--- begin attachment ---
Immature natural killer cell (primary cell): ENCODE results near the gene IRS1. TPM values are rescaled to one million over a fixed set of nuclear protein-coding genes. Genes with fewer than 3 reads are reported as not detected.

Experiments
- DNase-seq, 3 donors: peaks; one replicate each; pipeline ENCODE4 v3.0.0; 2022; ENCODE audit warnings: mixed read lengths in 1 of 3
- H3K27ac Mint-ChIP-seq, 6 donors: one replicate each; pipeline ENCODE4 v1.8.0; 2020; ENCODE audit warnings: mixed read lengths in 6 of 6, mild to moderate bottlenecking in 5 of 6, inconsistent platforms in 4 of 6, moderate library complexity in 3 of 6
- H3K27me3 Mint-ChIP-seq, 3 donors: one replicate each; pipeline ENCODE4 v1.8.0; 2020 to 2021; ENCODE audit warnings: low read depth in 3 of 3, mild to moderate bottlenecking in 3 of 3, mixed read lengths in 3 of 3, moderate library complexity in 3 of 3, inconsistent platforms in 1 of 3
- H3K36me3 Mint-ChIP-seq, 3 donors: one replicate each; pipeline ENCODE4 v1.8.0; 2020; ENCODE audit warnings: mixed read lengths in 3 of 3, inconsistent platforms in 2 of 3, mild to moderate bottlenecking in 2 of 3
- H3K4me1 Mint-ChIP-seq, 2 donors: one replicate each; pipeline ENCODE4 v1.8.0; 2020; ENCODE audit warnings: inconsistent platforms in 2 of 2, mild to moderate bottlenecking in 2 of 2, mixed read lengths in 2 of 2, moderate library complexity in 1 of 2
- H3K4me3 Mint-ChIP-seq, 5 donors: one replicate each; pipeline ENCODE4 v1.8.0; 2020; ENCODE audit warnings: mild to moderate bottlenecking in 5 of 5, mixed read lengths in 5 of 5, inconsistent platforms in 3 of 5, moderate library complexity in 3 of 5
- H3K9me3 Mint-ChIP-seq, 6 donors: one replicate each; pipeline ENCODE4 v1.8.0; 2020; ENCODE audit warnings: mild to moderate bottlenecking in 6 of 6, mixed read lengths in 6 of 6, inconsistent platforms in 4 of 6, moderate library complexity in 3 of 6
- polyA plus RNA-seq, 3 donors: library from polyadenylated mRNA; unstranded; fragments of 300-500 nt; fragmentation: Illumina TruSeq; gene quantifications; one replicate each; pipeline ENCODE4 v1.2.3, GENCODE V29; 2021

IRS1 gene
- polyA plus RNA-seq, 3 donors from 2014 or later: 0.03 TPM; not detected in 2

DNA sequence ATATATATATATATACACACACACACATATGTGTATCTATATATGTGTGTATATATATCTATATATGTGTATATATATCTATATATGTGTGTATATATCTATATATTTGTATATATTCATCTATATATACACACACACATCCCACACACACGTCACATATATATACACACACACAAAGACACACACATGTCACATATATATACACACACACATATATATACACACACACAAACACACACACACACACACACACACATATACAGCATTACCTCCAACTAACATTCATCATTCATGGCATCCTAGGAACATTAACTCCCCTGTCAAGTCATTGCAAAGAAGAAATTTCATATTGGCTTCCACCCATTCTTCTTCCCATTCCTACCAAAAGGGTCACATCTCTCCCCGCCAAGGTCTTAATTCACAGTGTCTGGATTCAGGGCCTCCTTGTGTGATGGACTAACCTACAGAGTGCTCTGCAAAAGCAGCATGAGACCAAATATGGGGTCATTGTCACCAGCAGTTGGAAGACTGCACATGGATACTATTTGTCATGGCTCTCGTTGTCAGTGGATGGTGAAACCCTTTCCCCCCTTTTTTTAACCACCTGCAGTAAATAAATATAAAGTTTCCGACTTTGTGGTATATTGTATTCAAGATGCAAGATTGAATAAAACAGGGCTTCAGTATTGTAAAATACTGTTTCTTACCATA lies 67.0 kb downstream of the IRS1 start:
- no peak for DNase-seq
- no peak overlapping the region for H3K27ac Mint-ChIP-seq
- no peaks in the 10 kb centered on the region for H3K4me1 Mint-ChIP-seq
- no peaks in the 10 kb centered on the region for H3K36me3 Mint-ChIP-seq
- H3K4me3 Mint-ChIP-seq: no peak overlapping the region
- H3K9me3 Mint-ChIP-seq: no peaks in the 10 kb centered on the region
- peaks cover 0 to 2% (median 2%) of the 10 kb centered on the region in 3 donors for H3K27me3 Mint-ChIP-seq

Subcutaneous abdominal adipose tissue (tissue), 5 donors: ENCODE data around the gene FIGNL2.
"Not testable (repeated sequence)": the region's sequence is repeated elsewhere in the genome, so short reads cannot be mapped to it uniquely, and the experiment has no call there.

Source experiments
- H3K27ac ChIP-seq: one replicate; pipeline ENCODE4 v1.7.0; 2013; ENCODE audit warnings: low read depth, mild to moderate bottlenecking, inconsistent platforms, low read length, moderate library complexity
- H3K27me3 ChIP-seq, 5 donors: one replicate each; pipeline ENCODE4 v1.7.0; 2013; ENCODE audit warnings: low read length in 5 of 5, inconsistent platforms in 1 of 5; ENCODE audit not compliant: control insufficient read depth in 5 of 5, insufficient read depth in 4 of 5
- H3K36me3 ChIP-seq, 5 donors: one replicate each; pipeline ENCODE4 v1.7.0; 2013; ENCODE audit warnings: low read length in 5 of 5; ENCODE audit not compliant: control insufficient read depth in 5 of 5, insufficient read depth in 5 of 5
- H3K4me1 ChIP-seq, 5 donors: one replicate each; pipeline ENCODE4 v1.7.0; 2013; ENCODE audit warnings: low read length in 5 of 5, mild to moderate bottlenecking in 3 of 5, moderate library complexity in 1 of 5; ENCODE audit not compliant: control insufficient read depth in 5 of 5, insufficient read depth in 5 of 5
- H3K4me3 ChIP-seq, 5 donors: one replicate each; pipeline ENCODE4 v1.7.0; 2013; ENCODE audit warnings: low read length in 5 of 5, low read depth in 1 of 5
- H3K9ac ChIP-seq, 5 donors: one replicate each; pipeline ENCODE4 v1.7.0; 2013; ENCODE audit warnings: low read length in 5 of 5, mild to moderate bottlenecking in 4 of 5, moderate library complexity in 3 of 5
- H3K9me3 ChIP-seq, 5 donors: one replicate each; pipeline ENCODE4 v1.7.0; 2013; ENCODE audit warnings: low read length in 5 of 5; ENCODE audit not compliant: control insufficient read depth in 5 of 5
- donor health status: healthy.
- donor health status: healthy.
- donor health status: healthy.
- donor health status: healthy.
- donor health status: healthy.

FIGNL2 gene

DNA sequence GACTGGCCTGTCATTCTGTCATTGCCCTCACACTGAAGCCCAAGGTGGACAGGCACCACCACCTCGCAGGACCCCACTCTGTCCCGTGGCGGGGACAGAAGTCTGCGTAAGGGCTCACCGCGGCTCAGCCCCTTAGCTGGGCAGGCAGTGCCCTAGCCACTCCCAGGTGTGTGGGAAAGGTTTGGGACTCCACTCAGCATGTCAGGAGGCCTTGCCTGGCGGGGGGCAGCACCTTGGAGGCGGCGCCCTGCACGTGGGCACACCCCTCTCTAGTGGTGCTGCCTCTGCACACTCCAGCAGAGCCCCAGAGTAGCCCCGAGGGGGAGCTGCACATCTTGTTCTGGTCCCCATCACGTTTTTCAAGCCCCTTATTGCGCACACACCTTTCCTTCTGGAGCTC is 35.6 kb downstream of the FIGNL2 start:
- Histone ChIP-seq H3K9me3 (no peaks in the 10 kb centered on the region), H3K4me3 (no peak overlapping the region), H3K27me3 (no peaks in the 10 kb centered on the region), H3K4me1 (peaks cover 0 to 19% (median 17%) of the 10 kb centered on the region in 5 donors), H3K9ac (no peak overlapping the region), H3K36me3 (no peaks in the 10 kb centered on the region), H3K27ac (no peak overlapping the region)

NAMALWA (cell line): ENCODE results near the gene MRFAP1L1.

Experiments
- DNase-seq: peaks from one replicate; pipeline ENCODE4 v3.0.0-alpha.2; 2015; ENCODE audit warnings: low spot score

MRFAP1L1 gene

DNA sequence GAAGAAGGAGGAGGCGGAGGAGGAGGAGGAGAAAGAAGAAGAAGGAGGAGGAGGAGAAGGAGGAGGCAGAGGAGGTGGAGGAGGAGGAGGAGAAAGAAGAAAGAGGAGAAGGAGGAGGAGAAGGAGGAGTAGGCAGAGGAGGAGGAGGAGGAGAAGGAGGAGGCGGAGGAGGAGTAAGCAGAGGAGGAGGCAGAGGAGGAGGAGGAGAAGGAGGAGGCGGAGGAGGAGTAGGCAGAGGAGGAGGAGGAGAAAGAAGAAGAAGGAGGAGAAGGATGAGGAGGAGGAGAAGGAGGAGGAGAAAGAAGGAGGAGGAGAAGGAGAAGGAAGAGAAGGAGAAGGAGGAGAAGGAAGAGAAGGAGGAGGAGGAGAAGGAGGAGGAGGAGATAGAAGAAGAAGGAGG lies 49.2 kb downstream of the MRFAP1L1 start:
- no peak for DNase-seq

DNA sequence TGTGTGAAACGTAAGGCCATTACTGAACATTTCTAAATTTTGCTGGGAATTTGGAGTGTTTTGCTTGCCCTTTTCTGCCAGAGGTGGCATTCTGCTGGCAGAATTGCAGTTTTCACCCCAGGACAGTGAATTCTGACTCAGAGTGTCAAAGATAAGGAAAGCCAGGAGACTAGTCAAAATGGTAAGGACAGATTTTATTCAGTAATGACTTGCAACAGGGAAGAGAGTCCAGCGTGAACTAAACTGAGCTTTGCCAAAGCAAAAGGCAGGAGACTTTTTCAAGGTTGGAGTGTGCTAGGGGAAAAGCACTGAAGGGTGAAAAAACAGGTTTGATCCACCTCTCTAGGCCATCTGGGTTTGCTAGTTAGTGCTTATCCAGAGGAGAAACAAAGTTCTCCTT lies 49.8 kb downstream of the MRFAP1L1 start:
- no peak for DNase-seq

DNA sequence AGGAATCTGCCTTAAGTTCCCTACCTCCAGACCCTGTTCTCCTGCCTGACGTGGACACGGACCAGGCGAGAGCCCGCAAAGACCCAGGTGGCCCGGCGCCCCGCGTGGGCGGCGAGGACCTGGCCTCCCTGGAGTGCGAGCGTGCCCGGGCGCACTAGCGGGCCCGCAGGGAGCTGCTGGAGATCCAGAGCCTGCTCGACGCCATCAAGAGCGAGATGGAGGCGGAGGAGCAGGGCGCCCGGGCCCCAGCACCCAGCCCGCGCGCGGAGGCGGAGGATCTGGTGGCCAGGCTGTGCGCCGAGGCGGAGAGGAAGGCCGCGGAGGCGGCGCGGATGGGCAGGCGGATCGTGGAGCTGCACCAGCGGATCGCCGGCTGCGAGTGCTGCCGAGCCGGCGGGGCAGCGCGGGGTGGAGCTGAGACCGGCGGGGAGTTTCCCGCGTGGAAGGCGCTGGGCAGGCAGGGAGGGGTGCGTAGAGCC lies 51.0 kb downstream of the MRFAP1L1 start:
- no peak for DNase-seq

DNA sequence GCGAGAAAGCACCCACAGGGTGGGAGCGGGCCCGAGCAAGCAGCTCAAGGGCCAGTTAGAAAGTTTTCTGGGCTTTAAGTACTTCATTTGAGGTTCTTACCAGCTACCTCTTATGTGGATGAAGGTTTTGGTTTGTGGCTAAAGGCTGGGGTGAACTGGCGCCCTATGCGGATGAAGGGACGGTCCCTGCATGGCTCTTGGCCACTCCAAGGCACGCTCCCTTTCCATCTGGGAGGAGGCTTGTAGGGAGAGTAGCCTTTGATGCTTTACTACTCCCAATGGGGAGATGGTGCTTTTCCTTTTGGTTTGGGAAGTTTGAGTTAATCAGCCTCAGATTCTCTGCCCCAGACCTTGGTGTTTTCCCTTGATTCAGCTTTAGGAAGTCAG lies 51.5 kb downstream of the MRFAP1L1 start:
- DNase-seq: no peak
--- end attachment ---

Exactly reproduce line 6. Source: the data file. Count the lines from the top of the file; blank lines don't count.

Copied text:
- H3K36me3 Mint-ChIP-seq, 3 donors: one replicate each; pipeline ENCODE4 v1.8.0; 2020; ENCODE audit warnings: mixed read lengths in 3 of 3, inconsistent platforms in 2 of 3, mild to moderate bottlenecking in 2 of 3